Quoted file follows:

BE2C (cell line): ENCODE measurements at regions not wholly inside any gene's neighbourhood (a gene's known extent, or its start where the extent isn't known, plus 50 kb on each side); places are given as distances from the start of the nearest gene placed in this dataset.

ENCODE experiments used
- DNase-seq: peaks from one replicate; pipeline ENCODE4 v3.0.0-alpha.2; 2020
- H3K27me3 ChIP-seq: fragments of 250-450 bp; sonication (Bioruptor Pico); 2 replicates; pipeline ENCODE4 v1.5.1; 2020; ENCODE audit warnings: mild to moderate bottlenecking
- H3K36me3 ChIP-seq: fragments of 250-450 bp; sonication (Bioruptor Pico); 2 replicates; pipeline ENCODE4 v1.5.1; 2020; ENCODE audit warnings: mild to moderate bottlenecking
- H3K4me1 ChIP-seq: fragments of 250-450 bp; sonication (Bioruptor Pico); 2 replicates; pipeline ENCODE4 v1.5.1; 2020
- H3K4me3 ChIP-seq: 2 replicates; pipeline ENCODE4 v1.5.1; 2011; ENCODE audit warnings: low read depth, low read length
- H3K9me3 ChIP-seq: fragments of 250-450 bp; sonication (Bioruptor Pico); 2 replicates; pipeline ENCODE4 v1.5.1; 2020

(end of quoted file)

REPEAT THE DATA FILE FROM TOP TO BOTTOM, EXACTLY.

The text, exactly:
BE2C (cell line): ENCODE measurements at regions not wholly inside any gene's neighbourhood (a gene's known extent, or its start where the extent isn't known, plus 50 kb on each side); places are given as distances from the start of the nearest gene placed in this dataset.

ENCODE experiments used
- DNase-seq: peaks from one replicate; pipeline ENCODE4 v3.0.0-alpha.2; 2020
- H3K27me3 ChIP-seq: fragments of 250-450 bp; sonication (Bioruptor Pico); 2 replicates; pipeline ENCODE4 v1.5.1; 2020; ENCODE audit warnings: mild to moderate bottlenecking
- H3K36me3 ChIP-seq: fragments of 250-450 bp; sonication (Bioruptor Pico); 2 replicates; pipeline ENCODE4 v1.5.1; 2020; ENCODE audit warnings: mild to moderate bottlenecking
- H3K4me1 ChIP-seq: fragments of 250-450 bp; sonication (Bioruptor Pico); 2 replicates; pipeline ENCODE4 v1.5.1; 2020
- H3K4me3 ChIP-seq: 2 replicates; pipeline ENCODE4 v1.5.1; 2011; ENCODE audit warnings: low read depth, low read length
- H3K9me3 ChIP-seq: fragments of 250-450 bp; sonication (Bioruptor Pico); 2 replicates; pipeline ENCODE4 v1.5.1; 2020